The guest editor for this year’s Best American Science and Nature Writing was Deborah Blum and her picks were outstanding. I particularly loved Barbara Kingsolver’s “Where it Begins,” which is about knitting and the turn of the seasons and many other lovely things. I had some great conversations sparked by Maryn McKenna’s “Imagining the Post-Antibiotics Future.”
“TV as Birth Control,” by Fred Pearce blew my mind… but, really, so did most of Blum’s choices. It’s an outstanding collection. Here’s the table of contents.
As the links show, a lot of the articles can be found online. If you’re feeling inclined to sample, go for it.
Science reporters are close cousins to SF writers. Both professions involve looking at the state of the world today and extrapolating, from the data, to where we may be headed. This is an anthology about ocean rise and plagues of fire ants, about genetically engineered oranges, about our right to die with dignity, whether we’re entitled to privacy protection from potential genetic relatives who may find us using commercially available DNA tests, and what we lose and gain by reading on screens instead of paper.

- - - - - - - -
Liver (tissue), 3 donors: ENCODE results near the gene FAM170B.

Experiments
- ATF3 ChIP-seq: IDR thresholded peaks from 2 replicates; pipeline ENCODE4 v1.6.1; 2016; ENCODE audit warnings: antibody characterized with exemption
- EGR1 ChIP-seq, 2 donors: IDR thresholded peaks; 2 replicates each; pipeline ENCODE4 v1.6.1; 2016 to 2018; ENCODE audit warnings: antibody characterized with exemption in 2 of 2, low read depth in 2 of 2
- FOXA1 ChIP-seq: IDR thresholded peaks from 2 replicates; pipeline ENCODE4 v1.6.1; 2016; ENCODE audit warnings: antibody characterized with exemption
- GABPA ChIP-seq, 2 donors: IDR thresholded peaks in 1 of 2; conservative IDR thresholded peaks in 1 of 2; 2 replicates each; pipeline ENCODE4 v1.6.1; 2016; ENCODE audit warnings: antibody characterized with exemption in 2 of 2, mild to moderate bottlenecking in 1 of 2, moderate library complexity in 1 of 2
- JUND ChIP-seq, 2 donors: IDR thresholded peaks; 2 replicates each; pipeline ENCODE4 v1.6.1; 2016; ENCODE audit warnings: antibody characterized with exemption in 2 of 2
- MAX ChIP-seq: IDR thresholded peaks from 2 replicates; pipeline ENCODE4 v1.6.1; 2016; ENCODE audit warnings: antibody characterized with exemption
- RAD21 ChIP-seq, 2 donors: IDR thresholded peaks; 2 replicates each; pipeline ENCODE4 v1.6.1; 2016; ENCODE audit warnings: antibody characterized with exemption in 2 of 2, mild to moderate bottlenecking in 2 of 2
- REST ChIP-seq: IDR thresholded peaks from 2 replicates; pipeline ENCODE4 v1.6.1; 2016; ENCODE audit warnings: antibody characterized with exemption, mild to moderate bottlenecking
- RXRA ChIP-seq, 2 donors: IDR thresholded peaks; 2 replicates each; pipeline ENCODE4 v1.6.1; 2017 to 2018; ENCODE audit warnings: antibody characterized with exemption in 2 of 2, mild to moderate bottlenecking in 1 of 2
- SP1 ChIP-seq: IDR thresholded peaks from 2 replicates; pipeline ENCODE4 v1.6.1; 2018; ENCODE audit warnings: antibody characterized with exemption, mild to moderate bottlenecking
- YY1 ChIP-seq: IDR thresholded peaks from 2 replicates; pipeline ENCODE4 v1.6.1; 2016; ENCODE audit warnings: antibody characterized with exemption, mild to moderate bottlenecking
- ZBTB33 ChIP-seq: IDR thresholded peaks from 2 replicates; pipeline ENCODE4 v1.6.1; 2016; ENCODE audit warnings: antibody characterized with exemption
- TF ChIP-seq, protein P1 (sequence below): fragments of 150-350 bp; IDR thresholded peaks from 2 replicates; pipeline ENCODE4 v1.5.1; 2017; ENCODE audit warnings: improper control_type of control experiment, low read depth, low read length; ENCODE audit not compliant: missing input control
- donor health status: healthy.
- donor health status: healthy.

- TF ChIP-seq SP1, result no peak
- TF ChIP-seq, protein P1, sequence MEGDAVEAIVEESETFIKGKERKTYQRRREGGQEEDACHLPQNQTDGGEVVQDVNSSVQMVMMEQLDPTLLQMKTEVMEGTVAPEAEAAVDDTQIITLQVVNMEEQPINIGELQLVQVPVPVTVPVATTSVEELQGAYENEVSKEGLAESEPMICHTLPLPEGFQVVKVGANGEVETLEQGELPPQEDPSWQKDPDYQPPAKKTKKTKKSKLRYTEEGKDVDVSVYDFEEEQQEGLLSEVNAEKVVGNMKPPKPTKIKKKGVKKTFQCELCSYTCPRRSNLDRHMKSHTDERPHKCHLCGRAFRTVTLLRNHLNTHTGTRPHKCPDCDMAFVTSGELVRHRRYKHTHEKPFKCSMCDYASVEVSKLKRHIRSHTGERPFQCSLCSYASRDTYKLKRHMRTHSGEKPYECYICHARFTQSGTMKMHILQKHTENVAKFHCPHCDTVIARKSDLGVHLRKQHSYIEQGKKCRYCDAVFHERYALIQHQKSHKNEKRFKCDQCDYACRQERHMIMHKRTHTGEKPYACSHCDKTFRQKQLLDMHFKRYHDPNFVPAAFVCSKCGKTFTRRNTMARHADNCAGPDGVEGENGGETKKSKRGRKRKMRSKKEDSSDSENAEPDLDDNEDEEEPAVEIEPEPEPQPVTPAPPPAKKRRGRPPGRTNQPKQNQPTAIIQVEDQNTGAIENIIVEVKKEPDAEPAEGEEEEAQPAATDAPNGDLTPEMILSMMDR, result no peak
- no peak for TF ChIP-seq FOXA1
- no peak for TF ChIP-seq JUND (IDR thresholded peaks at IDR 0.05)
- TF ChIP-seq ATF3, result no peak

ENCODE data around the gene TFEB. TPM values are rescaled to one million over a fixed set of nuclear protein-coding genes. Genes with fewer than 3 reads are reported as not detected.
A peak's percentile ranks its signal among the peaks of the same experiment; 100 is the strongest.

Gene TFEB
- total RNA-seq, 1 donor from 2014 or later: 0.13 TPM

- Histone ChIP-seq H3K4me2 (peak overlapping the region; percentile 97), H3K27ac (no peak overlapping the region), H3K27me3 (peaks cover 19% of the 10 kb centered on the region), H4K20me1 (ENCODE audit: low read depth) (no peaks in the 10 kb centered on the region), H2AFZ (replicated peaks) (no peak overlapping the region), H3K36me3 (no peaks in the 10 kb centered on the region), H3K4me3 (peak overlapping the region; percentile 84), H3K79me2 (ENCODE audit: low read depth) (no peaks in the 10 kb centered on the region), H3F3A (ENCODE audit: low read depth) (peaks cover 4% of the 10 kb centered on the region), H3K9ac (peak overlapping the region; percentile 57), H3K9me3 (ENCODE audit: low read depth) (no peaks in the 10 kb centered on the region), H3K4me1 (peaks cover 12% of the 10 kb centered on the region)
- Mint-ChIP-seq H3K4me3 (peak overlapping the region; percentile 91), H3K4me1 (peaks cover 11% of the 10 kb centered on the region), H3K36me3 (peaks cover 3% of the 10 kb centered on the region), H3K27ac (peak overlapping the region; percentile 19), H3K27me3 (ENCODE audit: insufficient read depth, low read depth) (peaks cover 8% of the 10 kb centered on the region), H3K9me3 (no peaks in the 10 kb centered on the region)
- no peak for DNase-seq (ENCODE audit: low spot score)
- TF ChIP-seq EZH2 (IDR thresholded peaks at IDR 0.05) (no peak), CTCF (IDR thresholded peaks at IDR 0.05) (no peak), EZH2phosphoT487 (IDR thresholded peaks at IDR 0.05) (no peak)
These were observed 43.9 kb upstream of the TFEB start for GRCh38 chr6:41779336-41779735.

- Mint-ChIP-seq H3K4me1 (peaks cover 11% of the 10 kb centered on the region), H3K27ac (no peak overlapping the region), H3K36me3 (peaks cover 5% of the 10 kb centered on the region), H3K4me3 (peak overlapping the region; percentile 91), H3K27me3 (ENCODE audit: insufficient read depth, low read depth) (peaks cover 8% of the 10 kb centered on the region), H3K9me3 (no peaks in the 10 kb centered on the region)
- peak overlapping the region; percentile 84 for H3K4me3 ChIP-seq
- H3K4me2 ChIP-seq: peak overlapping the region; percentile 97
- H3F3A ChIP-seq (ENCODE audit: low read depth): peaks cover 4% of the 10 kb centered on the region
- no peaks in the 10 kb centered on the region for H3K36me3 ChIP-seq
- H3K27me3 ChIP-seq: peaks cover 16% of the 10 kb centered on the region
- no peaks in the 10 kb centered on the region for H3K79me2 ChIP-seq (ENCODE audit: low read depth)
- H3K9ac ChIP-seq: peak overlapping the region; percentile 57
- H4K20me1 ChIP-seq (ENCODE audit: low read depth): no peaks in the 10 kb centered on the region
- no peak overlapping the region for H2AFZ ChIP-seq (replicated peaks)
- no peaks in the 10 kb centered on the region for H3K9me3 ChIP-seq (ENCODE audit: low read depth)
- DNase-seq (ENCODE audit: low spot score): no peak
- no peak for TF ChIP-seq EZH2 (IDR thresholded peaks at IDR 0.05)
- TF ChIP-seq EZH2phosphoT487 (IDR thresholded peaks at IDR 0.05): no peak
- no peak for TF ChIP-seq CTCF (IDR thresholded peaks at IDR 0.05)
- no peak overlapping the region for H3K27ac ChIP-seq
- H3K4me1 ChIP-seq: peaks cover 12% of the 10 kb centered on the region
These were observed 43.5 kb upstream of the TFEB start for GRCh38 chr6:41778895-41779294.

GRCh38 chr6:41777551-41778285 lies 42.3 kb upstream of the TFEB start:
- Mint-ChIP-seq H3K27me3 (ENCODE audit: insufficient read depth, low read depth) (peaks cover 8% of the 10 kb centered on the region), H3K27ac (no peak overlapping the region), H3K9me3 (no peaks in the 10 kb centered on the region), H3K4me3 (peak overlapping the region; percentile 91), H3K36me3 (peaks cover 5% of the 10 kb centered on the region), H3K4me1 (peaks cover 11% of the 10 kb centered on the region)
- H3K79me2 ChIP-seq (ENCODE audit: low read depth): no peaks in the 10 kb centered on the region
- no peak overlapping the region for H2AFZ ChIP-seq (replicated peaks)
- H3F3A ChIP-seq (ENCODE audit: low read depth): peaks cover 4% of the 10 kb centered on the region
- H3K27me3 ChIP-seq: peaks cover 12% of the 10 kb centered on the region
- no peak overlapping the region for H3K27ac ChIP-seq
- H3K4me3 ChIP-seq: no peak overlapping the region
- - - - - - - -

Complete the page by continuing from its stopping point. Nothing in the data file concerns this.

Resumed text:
Inspiration for stories, cause for alarm and the seeds of intense, chewy discussions fair jump off every single page. Pick it up – you won’t be sorry.
Way back when I asked all of you to assign me some blog topics, Erica Redshift asked what I thought of the generally accepted wisdom that men read fewer books written by women. She’s at the beginning of her writing journey, and is, understandably, outraged to think that putting a woman’s name on her book might trim her potential audience.
I had her send me a few of the things she’s been reading on the subject, for context:
Want to be a Successful Writer? Be a Man! (from Jezebel).
Poetactics on women using male pseudonyms.
From Me, You and Books, an attempt to explain why. And Hannah, on W&N, on the same subject.
I’ve struggled for an embarrassingly long time with the question of how to reply. Preferential sexism among my readership is not something I give a lot of thought to in my day to day, or when I’m actually writing something. And yet… I can’t pretend I’ve never given it any thought. I have an idea that I have more female readers than male, but some of my most vocal and enthusiastic fans are guys. (You know who you are, I hope. I treasure you bigtime.)